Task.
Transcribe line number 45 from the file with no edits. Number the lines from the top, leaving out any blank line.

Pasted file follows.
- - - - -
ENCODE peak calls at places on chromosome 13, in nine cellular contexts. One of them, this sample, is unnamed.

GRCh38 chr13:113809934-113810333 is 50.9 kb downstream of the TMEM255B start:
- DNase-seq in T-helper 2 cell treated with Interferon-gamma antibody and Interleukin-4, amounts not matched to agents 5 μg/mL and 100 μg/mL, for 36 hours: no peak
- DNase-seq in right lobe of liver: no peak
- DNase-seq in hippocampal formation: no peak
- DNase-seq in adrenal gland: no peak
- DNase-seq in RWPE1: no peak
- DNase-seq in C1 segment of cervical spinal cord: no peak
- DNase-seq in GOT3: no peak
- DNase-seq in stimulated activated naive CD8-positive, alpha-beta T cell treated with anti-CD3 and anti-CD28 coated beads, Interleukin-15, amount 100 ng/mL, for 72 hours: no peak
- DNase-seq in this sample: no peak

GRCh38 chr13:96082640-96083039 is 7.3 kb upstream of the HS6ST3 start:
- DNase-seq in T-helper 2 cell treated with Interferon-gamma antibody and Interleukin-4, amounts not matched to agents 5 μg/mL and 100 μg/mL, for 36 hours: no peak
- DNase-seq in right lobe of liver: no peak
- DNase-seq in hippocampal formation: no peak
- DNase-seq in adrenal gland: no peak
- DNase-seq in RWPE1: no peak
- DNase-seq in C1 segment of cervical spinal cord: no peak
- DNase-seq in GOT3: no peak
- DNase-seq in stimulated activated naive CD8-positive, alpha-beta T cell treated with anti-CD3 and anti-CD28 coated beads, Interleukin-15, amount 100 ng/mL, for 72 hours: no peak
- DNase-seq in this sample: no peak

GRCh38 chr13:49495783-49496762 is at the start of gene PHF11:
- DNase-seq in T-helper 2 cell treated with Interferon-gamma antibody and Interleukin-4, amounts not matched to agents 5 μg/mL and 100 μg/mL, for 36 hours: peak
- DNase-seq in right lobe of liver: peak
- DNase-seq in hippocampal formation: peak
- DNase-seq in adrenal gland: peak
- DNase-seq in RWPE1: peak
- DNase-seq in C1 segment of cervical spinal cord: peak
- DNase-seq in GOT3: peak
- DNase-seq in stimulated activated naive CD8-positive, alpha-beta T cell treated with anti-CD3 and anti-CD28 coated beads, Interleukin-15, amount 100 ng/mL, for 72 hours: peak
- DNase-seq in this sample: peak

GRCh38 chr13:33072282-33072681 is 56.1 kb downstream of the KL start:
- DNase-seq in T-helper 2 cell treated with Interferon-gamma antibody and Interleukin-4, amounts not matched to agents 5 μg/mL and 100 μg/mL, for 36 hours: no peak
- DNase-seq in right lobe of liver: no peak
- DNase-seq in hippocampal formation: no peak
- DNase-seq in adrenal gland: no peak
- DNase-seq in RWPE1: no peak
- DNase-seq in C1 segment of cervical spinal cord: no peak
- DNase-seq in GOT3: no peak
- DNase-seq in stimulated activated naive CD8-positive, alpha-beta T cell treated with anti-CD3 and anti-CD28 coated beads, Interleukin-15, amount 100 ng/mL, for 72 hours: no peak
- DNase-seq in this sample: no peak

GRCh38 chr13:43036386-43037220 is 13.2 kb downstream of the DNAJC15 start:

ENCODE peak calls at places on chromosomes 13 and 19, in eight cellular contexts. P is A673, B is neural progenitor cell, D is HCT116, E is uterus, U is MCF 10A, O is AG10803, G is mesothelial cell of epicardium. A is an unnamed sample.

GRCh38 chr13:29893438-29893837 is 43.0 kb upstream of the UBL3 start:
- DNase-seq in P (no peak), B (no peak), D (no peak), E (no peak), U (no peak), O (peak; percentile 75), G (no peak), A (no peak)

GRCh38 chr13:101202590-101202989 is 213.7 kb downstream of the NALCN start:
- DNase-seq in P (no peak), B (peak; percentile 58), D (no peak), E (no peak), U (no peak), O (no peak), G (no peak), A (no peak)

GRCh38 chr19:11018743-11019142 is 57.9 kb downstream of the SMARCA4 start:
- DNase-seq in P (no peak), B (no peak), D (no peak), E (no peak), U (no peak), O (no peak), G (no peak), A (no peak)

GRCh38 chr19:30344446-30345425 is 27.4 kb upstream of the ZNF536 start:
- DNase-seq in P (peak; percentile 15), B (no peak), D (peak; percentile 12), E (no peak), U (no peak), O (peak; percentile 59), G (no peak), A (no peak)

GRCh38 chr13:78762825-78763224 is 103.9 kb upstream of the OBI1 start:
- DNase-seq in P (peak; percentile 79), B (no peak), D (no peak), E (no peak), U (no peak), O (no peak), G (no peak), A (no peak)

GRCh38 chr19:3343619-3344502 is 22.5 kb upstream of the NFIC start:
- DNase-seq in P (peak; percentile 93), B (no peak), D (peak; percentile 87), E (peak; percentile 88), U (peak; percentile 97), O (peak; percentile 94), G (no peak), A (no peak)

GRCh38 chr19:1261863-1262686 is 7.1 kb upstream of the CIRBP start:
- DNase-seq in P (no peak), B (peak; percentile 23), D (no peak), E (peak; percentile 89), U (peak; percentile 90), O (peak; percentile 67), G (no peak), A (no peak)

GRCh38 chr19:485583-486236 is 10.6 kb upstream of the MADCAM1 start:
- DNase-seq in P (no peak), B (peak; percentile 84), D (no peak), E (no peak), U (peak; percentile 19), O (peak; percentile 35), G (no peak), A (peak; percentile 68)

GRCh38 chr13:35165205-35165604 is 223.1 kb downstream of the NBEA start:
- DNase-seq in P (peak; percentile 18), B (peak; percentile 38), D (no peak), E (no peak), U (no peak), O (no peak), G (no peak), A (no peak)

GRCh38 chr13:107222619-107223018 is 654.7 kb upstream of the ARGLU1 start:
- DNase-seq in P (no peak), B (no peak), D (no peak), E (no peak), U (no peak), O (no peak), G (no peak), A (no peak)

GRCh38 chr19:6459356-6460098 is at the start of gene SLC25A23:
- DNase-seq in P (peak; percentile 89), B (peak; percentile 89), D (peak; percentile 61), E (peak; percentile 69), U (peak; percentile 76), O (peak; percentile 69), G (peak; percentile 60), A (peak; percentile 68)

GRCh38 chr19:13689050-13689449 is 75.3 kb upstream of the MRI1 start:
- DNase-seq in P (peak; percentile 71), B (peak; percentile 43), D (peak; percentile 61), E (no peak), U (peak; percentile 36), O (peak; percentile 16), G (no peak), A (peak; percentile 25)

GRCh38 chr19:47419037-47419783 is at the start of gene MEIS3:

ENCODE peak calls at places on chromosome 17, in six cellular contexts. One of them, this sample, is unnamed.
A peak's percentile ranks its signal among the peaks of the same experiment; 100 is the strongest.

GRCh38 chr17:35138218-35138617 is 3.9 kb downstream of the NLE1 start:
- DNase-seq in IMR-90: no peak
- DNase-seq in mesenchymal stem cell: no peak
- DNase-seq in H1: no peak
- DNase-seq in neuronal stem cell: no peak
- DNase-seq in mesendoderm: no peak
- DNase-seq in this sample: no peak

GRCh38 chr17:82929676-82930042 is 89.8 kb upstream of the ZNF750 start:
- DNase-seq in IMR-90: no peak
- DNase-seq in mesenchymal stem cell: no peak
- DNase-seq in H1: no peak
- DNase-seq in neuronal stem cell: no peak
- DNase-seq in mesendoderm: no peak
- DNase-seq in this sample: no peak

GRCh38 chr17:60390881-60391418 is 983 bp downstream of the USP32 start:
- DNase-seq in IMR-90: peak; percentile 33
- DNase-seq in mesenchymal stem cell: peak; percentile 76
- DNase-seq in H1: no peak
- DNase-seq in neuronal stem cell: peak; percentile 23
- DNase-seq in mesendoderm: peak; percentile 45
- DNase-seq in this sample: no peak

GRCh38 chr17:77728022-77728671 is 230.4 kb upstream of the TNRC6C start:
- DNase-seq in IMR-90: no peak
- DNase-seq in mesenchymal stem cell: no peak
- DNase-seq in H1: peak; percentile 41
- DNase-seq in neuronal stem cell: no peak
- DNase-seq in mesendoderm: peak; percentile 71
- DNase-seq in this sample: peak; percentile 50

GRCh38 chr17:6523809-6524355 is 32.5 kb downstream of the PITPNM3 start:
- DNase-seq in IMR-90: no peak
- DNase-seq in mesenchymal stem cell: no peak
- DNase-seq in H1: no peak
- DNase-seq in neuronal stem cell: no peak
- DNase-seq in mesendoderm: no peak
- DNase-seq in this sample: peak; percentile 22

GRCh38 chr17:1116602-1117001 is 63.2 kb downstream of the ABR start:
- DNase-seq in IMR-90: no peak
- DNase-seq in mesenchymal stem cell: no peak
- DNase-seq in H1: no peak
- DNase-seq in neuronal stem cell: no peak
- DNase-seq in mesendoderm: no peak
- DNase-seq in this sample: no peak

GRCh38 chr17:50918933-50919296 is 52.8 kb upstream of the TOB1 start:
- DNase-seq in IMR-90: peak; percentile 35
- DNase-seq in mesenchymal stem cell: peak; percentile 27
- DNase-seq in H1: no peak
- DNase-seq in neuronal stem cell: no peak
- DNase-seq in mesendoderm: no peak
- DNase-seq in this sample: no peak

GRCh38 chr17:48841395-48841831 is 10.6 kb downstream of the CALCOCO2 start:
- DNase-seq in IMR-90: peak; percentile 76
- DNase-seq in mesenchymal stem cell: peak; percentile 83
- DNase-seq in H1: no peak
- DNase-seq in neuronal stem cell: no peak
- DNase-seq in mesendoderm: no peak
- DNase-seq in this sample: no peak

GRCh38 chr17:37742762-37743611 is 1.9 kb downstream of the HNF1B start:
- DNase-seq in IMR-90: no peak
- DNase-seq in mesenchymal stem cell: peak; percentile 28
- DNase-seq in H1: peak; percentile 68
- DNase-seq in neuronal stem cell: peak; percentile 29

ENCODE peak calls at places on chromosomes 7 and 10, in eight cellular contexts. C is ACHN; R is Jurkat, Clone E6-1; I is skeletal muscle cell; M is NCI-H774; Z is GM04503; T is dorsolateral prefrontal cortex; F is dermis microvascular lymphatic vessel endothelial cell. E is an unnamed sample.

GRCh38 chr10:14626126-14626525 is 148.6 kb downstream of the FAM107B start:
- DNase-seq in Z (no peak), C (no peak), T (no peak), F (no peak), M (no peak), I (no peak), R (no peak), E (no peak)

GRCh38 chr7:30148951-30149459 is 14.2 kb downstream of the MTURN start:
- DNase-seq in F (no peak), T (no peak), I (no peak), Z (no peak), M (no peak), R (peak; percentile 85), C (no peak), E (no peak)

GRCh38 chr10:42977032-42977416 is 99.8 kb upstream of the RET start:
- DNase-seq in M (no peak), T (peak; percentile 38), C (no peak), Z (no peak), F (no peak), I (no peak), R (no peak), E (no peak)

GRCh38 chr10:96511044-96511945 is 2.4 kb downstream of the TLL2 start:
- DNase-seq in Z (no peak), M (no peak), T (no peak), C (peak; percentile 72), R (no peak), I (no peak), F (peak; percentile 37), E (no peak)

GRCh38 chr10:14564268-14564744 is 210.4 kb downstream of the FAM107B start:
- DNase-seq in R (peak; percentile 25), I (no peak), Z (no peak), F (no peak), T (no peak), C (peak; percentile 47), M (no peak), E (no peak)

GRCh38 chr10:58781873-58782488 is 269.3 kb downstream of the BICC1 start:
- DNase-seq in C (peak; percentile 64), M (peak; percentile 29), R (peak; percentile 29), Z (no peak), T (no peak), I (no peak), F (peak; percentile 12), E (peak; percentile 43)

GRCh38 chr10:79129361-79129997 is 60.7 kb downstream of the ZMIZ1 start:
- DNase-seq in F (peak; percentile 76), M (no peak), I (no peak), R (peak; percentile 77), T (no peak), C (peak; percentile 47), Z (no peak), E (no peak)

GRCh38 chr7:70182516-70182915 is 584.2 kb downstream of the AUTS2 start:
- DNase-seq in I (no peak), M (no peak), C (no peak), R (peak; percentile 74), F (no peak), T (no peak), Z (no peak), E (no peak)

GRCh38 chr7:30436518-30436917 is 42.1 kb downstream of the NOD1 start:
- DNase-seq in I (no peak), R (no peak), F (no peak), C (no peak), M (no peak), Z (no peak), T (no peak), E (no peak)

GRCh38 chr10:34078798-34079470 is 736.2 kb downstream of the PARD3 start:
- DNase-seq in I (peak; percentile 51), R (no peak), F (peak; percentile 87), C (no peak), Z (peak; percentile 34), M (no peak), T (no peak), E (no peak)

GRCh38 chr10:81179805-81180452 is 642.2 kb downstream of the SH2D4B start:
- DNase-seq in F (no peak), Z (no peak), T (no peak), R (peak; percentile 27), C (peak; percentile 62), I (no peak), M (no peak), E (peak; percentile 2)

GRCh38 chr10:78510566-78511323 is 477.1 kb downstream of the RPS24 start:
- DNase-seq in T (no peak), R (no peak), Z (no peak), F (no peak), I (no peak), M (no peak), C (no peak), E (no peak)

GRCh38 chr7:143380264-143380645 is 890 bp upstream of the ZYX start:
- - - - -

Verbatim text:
- DNase-seq in P (no peak), B (no peak), D (no peak), E (no peak), U (no peak), O (peak; percentile 75), G (no peak), A (no peak)